Five home starts, five runs allowed for Chris Capuano this season.
A host of contributors helped on offense in the Dodgers' 5-1 win over the Houston Astros on Sunday, but the man on the mound was Chris Capuano, who continued his resurgence with another quality outing. He gave up a leadoff triple, but then 21 of the next 24 men who came to the plate were retired.
"Cappy was excellent. He's a smart guy. I say this every time and I sound like I'm repeating myself," said catcher Matt Treanor, who has caught each of Capuano's last six starts and also homered on Sunday. "They got their run, but Cappy did a great job coming back the next inning with a shutdown inning, and kind of steamrolled from there."
Capuano got into some trouble in the sixth inning, allowing a hit and a walk with two outs in what was then a one-run contest, a spot earlier in the season that might have caused manager Don Mattingly to bring the hook. But not Sunday.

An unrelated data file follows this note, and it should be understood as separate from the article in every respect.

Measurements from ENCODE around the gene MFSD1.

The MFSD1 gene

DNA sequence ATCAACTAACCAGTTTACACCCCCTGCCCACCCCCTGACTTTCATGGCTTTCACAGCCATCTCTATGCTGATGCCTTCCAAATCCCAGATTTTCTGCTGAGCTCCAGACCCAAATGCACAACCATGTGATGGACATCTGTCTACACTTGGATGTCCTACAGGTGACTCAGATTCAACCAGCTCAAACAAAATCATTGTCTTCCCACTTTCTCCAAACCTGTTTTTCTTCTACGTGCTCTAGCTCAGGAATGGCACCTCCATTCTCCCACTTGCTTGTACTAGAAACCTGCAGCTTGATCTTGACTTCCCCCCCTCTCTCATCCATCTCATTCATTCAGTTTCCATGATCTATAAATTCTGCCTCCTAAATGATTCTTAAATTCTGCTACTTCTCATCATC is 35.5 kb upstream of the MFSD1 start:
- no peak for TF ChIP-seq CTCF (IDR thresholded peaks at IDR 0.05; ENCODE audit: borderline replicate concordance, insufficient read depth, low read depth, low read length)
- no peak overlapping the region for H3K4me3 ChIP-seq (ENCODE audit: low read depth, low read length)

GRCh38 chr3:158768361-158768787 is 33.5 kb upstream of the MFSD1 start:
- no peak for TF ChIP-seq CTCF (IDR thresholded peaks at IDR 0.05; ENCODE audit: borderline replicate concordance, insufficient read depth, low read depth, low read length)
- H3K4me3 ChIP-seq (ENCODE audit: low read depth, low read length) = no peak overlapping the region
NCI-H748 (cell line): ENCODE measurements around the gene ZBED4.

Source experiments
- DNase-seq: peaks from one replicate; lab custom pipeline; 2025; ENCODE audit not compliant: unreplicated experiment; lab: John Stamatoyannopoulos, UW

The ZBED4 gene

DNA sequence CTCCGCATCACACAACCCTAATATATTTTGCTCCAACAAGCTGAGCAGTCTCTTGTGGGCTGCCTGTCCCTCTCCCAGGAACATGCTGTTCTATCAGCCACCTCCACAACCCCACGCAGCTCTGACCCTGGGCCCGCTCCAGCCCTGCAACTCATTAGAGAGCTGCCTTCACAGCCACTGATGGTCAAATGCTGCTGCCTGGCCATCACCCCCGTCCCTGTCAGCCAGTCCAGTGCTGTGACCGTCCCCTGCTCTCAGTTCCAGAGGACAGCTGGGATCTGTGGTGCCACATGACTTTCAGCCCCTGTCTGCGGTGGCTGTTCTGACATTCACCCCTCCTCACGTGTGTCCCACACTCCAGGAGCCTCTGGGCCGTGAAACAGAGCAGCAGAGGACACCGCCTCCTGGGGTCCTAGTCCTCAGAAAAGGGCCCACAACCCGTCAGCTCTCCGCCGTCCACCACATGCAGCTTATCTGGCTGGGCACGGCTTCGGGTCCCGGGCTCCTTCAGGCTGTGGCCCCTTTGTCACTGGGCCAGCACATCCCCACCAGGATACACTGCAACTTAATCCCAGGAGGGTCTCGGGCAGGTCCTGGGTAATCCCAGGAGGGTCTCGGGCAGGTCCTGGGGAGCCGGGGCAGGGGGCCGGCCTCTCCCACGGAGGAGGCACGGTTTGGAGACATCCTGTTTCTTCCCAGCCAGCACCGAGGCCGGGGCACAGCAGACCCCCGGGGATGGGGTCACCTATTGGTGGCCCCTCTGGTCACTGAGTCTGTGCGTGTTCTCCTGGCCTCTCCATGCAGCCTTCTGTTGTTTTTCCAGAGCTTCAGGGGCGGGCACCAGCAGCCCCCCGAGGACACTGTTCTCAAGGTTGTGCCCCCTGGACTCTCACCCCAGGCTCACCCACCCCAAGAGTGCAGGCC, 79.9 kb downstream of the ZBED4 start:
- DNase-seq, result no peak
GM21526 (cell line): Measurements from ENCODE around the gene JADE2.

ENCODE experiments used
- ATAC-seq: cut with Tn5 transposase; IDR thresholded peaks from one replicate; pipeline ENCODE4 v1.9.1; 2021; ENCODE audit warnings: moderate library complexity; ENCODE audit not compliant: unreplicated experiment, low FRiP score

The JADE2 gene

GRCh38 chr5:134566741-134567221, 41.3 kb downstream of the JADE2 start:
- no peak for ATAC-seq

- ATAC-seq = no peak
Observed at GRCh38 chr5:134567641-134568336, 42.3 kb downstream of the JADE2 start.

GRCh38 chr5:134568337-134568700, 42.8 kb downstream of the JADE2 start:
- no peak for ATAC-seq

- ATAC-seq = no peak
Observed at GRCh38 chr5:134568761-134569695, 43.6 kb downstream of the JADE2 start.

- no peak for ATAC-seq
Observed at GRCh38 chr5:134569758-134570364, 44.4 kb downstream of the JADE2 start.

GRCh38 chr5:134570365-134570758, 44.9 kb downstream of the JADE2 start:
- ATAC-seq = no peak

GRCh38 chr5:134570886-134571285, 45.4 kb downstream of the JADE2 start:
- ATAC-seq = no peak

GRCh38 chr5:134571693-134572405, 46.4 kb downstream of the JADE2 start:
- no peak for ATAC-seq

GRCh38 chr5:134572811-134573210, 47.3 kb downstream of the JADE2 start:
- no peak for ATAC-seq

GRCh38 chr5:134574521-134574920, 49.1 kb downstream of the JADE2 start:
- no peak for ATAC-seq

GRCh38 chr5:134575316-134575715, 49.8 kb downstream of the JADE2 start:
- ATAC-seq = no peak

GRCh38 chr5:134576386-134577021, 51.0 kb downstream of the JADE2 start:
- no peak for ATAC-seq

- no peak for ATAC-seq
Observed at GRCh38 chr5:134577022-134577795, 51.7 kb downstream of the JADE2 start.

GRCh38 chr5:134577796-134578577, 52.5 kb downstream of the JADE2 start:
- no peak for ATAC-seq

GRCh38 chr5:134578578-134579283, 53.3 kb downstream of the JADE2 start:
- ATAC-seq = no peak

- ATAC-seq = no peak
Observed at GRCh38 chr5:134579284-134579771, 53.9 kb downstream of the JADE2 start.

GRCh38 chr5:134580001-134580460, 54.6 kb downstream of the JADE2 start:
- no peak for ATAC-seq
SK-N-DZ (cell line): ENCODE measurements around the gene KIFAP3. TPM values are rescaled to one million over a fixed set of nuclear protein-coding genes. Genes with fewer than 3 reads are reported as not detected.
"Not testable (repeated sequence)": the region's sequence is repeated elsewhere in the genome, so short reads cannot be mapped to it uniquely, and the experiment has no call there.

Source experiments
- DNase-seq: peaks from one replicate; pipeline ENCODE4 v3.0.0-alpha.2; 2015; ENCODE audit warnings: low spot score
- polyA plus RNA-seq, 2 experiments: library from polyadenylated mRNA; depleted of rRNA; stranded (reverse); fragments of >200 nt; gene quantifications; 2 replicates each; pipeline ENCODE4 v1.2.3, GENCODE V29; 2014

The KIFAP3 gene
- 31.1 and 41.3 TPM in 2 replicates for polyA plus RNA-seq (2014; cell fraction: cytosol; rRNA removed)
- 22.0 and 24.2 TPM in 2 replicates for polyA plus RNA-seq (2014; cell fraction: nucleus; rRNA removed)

"Cap was great again. He attacked the strike zone. His pitch count was down early and was able to stay in the game," Mattingly said. "He always seems to have a batter or two where he kind of backs off and gets less aggressive, but he got past that and gave us another big inning."
Capuano pitched seven innings for the fourth time this season, and Sunday was his eighth consecutive quality start, the most on the team. He is 7-1 with a 2.14 ERA through his first 10 starts as a Dodger and has 58 strikeouts in 63 innings. Not bad for a guy signed as the fourth or fifth starter on the staff.
But Capuano isn't concerned with such labels.
"I try not to get caught up with the numbers on the staff, but sometimes I feel bad for guys in the one and two slots and they're pitching well but because of those one and two slots there's always pressure and nothing slides," said Capuano. "I'm not really worried about the outside perception of me. I try to focus on what I can control, which is making pitches."
Making pitches has been what Capuano has done well, and his last 599 pitches, over his last six starts, have been thrown to Treanor. Mattingly has long derided the concept of a "personal catcher," but he also doesn't mind when it happens to work out in his favor, even if that wasn't his plan.
"I haven't tried to match them up, it just worked out, with day games and travel days," Mattingly said. "Those guys have worked well together and I don't mind it at all."